Indicator update summary: public health

A round-up of our latest indicator updates.

Indicator update

Published: 03/05/2016

Last week we released the Public Health and Prevention report, providing an overview of public health outcomes in recent years. The report came in the same month that Public Health England (PHE) set out Strategic Plans on how it intends to continue to protect and improve the public’s health and reduce inequalities to 2020.

Our report looked at trends across sexual and reproductive health (SRH) and HIV, substance misuse, smoking, childhood obesity and immunisations, and considered the opportunities and challenges in maintaining the quality of services in light of recent reforms and financial pressures. Here, we focus on some of the key quality indicators covered in the report.

Follow the links to the interactive charts to examine the data in more detail.

Smoking and substance misuse

Smoking is the leading cause of preventable death and disease in England, responsible for 17% of all deaths in people aged 35 and over. It costs the NHS an estimated £3.3 billion a year. Tobacco control interventions are considered to be the most cost-effective of all public health interventions. The absolute number of people setting a quit date with NHS Stop Smoking Services gradually increased from 2003/04 to a peak of over 800,000 in 2011/12. Since then, the number has plummeted, hitting roughly 450,000 in 2014/15. Anecdotal evidence suggests that people increasingly smoke e-cigarettes in lieu of quitting. The declining prevalence of smoking may also contribute to the decreasing number of quitters, although this trend outlasts the period of decline.  

In the United Kingdom, the rate of alcohol-related deaths increased from 9.1 to 14.3 per 100,000 population between 1994 and 2014. This represents an increase in the absolute number of alcohol-related deaths in the UK from 4,525 in 1994 to 8,697 in 2014. The alcohol-related death rate varies across the UK and is considerably higher in Scotland than the other four constituent countries. In March 2016, NHS Scotland released a report evaluating the successes of its alcohol strategy.

There has been a large increase in the number of men aged 45-64 and women aged 65+ who reported drinking heavily in the past week. PHE has identified the publication of an independent evidence-based report on alcohol as a priority for 2016/17.  

Waiting times to adult substance misuse services have improved and since 2013/14, over 95% of first interventions started within three weeks of referral, with an average waiting time of 3.3 days to access services. Of those adults in treatment, the proportion who exited treatment in each year free of dependence increased from 43% in 2009/10 to 53% in 2011/12, where it remained stable.

Child and maternal health

The proportion of reception aged children who are overweight or obese was approximately 22% in 2014/15. Overall, the percentage of reception aged children who are overweight, obese or underweight has remained broadly stable between 2006/07 and 2014/15. One in three children in year 6 was overweight or obese in 2014/15, which is considerably higher than the proportion of obese children in reception year. There is strong evidence that, once established, obesity is difficult to reverse through interventions and tracks through into adulthood, so early intervention is necessary.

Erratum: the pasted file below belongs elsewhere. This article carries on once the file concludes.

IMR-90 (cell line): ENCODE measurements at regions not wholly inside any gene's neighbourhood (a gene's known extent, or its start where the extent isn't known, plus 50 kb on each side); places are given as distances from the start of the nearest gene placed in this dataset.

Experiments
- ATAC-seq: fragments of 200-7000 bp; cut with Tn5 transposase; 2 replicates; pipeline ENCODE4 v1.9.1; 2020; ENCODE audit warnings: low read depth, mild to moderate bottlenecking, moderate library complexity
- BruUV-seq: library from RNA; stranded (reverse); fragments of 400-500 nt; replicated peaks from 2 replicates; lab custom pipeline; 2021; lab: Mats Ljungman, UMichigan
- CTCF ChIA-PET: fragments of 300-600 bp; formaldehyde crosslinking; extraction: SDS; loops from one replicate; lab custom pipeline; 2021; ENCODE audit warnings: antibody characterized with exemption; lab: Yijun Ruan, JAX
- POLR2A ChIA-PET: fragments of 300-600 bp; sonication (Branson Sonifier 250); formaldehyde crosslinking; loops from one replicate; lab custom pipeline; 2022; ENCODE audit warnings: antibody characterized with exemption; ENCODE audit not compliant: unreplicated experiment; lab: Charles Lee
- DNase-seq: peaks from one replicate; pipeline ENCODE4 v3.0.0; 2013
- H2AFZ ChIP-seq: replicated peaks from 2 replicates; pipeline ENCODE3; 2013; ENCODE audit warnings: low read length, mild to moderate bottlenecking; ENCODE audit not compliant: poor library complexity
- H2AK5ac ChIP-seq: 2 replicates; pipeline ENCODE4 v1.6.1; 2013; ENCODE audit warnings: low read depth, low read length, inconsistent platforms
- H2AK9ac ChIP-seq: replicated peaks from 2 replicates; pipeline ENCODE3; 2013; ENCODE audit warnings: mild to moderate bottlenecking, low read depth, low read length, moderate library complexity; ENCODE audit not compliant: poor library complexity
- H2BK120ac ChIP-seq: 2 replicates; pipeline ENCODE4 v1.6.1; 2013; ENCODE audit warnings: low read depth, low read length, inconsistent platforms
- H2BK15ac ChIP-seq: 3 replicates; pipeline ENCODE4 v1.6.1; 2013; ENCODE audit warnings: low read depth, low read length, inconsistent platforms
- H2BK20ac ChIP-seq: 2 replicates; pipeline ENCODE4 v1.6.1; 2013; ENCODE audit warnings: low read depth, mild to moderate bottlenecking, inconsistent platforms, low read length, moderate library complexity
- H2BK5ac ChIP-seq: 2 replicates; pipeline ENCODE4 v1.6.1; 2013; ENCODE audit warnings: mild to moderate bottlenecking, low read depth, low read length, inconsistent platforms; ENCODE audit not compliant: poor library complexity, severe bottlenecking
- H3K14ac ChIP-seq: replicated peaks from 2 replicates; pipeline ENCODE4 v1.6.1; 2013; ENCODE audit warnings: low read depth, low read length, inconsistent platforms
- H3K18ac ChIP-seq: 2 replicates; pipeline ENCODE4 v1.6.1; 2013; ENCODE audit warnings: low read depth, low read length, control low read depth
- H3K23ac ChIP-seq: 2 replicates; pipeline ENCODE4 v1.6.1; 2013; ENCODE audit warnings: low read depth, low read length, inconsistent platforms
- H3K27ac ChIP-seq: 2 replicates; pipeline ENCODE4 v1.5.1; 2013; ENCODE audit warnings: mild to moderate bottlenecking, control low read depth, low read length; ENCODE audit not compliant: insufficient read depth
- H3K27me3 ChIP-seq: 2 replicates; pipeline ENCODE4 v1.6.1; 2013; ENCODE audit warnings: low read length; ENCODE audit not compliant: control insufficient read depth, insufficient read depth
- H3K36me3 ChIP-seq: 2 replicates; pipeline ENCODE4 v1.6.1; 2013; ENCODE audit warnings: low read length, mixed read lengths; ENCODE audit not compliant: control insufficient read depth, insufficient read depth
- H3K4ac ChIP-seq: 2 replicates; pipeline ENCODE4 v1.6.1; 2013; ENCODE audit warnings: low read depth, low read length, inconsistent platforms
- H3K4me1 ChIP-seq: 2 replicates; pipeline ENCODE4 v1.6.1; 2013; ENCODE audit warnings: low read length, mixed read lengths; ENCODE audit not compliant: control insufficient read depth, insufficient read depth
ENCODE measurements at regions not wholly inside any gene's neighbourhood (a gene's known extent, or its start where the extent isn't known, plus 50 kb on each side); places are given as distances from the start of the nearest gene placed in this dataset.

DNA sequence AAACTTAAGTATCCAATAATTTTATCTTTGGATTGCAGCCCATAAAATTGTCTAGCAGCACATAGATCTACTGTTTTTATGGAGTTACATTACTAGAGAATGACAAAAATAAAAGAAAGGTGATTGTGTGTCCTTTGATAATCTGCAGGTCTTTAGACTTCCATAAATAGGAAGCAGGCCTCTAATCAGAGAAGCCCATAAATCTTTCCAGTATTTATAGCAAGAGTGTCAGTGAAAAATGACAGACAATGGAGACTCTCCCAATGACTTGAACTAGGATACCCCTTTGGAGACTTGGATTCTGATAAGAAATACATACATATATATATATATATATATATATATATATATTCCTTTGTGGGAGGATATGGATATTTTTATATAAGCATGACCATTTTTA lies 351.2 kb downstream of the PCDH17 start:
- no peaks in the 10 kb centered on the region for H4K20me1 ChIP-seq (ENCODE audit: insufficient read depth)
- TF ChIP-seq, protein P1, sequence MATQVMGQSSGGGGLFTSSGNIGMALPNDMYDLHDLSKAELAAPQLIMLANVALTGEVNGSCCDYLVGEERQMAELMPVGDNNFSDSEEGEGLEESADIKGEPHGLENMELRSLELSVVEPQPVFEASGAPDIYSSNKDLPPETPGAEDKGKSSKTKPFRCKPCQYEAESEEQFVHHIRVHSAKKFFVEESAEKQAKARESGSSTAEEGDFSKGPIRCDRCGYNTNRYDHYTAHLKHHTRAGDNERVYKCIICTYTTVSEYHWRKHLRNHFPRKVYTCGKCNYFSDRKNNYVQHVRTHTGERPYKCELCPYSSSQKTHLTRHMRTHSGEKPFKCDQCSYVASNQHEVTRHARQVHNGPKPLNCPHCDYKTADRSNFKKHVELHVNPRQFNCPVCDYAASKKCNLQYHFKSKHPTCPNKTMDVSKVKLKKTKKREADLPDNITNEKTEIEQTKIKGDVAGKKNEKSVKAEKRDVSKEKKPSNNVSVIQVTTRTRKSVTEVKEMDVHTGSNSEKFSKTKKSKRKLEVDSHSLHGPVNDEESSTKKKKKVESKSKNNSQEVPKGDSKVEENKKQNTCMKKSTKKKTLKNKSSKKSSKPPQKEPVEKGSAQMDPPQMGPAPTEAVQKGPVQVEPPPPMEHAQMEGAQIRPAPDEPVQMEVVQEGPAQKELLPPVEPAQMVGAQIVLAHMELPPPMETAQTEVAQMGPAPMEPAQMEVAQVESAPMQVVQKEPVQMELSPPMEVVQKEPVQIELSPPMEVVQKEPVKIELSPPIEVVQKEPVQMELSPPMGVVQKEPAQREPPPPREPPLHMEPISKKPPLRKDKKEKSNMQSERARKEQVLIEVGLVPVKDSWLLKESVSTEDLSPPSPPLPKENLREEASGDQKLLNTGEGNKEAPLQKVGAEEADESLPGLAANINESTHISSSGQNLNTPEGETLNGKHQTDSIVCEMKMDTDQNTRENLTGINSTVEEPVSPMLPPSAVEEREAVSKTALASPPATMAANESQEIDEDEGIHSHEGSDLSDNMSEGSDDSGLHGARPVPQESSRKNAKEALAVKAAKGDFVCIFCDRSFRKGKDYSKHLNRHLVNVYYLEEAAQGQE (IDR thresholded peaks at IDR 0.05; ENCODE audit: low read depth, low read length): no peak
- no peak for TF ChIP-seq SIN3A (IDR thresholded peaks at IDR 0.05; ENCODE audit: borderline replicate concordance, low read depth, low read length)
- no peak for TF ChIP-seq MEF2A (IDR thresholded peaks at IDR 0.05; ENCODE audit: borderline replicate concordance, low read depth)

Vaccination coverage in children by their first and second birthday is consistently over 90% and varies little across England, Wales and Scotland. Pertussis vaccine coverage for pregnant women has seen variation in uptake since it has been offered to pregnant women since 2012.

The current UK policy is to breastfeed exclusively for the first 6 months. Roughly 74% of new mothers have initiated breastfeeding since 2010/11. However, the proportion of all infants due for their 6-8 week check who are still at least partially breastfeeding is only 44%.

Sexual health and reproductive health

Over the five years from 2009 to 2014, there was a worrying increase in incidence rates of new STI diagnoses in gonorrhoea (a 109.8% increase from 30.9 to 64.9 per 100,000 population), syphilis (a 46.9% increase from 5.5 to 8.0 per 100,000 population) and genital herpes (a 12.2% from 52.6 to 59.0 per 100,000 population). Increasing trends in STIs may be attributed both to more routine testing and case finding in genitourinary medicine and sexual and reproductive health services, but also to continued unsafe sexual behaviour.

The rate of conception in under-18s has been decreasing over time from 47.7 per 1,000 population in 1990, to 22.9 per 1,000 population in 2014 – this is a decrease of 52%. The rate of decline seems to have accelerated since 2007. Despite this positive trend, when compared to other countries, UK still has one of the highest birth rates to women aged 15-17.